This cliché goes back to Horace (Epistle 1.19), but a clear parallel would soon appear in De Arte Bibendi (3.12):
post potum, melius carmina mille fluent.
After a drink [of wine], a thousand poems will flow better!
It is this casual attitude toward drinking, I suggest, that helped convince Melanchthon that Obsopoeus had written The Pig War, wrong though he was. That misunderstanding further poisoned their relationship and further embittered Obsopoeus, whose later life remained largely a series of frustrations and disappointments.
It is also obvious why Melanchthon and his peers disregarded the attribution in the author’s cryptogram of authorship to Placentius. First, they had never heard of this Flemish friar from Liège. Second, since the H and V were unintelligible, Melanchthon probably assumed PLACENTIUS itself was a mask for VINCENTIUS. And finally, anyone trying to determine the true identity of the patron (in reality, two patrons), was doomed to failure; the contradictory information about “the patron” implies the author was secretly being funded by a wealthy and powerful aristocrat — and for who knows what nefarious purposes! It does not help that the cryptogram itself all but seems to say so:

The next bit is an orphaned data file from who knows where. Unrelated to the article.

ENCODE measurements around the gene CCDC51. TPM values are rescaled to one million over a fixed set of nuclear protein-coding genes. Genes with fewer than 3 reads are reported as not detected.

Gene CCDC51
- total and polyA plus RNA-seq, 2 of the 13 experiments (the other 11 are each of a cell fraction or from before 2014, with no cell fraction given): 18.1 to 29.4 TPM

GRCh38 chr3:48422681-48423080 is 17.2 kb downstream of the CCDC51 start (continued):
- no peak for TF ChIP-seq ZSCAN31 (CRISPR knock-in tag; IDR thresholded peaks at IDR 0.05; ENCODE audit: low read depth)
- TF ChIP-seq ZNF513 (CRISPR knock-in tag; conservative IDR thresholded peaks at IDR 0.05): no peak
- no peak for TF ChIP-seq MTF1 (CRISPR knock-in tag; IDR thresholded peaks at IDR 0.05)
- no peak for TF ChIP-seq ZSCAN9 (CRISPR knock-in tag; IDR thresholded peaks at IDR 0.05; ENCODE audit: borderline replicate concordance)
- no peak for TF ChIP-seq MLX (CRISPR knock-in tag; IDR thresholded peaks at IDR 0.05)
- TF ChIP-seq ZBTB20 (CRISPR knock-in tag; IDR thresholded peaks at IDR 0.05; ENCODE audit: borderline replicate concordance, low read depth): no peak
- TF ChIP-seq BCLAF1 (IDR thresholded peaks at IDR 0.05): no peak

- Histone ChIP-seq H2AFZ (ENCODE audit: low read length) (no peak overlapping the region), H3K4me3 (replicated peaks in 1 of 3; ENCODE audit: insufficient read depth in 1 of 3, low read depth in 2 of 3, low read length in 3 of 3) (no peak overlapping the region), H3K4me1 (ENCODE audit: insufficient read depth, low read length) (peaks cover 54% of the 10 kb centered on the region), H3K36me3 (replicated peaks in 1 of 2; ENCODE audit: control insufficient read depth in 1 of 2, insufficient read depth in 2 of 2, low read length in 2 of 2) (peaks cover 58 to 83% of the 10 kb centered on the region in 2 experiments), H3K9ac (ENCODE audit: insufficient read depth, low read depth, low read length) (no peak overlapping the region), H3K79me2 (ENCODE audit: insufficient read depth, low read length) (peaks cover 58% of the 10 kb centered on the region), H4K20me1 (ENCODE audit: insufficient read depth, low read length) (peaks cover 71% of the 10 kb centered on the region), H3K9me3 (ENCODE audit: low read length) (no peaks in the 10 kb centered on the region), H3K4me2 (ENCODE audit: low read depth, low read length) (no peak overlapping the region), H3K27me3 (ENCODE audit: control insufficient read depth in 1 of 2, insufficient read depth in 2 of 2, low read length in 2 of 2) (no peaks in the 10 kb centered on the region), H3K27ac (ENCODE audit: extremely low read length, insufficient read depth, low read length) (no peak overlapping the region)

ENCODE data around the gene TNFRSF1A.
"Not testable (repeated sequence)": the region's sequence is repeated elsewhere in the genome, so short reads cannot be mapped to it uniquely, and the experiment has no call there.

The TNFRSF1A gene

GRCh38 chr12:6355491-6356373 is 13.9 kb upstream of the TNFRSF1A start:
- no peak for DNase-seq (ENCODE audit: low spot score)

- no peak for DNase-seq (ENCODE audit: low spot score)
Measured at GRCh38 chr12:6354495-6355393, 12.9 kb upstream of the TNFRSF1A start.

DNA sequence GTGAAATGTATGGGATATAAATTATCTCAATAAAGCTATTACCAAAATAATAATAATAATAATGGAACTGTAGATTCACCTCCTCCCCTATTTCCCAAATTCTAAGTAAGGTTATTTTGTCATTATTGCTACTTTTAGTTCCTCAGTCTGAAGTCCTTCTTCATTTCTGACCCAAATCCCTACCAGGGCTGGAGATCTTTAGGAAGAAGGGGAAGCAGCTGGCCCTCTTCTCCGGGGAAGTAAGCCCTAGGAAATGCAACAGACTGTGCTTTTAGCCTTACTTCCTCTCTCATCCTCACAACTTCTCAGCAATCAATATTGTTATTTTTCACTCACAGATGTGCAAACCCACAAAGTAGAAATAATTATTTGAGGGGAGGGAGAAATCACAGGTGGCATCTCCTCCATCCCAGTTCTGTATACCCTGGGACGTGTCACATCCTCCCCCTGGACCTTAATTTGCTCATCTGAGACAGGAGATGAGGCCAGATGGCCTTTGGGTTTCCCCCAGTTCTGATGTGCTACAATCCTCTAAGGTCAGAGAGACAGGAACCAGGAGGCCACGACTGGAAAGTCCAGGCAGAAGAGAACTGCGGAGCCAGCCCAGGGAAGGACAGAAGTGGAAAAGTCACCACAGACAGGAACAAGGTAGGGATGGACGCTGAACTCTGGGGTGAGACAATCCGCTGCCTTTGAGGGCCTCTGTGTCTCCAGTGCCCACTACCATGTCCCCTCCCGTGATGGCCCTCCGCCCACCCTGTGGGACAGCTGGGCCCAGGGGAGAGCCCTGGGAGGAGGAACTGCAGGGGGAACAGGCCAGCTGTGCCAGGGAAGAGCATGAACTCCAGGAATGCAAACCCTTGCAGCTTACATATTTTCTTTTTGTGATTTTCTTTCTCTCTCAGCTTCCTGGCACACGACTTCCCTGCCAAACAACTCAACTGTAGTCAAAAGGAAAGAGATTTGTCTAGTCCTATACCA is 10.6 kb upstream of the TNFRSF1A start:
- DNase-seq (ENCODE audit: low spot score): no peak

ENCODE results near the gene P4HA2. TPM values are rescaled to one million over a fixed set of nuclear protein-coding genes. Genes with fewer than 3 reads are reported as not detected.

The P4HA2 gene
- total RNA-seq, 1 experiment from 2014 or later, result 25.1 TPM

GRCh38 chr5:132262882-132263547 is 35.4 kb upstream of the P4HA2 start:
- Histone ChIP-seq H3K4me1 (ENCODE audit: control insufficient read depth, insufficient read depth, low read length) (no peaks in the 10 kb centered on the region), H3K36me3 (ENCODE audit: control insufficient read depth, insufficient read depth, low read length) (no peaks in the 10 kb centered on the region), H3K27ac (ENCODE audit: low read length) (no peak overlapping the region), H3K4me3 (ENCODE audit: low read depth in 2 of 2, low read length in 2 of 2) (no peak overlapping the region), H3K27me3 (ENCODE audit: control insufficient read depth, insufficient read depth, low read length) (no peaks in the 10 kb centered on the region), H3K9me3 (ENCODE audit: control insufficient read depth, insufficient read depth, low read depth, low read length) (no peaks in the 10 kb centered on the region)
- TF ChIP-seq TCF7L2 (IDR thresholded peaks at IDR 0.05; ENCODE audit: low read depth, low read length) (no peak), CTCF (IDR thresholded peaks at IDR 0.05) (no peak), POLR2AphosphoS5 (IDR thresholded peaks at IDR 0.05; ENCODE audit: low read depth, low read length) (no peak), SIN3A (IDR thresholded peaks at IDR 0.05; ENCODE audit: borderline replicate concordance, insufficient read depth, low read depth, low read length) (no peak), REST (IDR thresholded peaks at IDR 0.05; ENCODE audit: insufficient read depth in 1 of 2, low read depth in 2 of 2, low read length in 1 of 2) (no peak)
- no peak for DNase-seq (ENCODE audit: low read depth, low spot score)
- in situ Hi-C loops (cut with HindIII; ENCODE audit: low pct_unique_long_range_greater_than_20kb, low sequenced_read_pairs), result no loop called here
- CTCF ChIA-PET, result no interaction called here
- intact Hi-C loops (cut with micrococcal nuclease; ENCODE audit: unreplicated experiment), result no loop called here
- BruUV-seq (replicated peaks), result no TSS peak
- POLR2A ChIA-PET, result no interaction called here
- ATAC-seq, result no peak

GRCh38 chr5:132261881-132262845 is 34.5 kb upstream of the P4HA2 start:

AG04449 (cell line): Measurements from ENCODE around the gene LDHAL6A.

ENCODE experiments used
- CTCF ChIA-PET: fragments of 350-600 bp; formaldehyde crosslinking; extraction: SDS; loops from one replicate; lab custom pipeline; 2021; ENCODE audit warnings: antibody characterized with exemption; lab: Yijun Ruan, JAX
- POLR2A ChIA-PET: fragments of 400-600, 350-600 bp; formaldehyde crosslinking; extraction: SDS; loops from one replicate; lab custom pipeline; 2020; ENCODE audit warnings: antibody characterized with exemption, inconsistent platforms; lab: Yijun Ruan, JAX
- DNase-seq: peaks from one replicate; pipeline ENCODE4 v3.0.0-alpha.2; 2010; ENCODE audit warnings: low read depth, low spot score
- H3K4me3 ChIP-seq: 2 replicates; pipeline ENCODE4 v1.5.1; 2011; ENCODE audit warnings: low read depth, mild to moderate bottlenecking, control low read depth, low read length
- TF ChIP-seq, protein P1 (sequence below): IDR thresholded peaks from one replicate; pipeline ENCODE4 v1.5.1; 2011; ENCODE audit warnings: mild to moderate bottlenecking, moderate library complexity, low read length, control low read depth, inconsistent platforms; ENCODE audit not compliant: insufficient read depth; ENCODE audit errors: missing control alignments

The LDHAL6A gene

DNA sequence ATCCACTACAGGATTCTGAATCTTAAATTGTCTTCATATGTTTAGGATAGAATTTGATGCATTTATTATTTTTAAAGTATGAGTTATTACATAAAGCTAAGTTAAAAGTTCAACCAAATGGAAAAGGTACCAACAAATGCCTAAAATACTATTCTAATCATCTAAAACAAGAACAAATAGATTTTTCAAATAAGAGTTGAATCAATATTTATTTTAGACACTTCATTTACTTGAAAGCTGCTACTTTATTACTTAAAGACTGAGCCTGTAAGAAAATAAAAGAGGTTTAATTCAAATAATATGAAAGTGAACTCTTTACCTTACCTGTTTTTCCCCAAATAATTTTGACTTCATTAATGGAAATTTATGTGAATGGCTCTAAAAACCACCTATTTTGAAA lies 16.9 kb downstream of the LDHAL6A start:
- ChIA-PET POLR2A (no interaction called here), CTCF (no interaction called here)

More things (plura) lie hidden in my heart, and they mustn’t be betrayed
by any hints; this was my choice, obviously.
In fact, it is easy to “find” an individual that fits the description of both patrons — that is, a man whose Latin name could be Ricaldus ab Her and who can be called (as the prologue calls him) potentissimus. I myself discovered an aristocratic family named von Merode that ruled parts of Belgium and Catholic western Germany at the time. In 1520 a scion named Rikald IV became Reichsfreiherr (overlord) and Vogt (patron) of Burtscheid, an old Roman town near Aachen whose Latin name is — get ready for it — Porcetum. Anyone seeking to unmask this lord (Herr) of Porcetum as the patron of The Pig War might even find conclusive “proof” in the cryptogram’s word decorem, which is nearly an anagram of Merode.